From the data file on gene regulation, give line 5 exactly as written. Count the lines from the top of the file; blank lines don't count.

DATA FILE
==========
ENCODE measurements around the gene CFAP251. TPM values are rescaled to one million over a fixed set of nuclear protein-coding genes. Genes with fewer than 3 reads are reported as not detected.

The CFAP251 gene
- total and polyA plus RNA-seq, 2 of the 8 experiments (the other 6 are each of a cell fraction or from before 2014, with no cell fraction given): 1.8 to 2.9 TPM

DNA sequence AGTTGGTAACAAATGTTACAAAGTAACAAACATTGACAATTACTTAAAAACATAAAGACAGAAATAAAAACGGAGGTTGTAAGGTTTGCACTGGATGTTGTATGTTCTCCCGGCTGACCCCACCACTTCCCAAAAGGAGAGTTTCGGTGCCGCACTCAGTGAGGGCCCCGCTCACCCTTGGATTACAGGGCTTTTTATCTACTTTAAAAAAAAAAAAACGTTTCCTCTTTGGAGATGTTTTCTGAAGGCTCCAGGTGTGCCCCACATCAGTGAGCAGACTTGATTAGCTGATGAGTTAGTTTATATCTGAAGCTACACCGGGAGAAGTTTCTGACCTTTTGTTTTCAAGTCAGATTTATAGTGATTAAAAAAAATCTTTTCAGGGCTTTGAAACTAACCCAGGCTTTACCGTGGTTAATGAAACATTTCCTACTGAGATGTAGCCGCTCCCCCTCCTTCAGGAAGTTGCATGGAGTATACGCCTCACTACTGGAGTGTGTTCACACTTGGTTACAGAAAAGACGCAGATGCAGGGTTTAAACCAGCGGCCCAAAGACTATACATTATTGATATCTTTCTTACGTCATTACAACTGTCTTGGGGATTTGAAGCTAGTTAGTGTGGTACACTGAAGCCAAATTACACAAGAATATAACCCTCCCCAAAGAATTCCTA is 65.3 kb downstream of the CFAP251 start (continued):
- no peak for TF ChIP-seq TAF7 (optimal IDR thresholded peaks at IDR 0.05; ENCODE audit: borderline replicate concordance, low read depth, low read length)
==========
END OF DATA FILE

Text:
- no peak for TF ChIP-seq TAF7 (optimal IDR thresholded peaks at IDR 0.05; ENCODE audit: borderline replicate concordance, low read depth, low read length)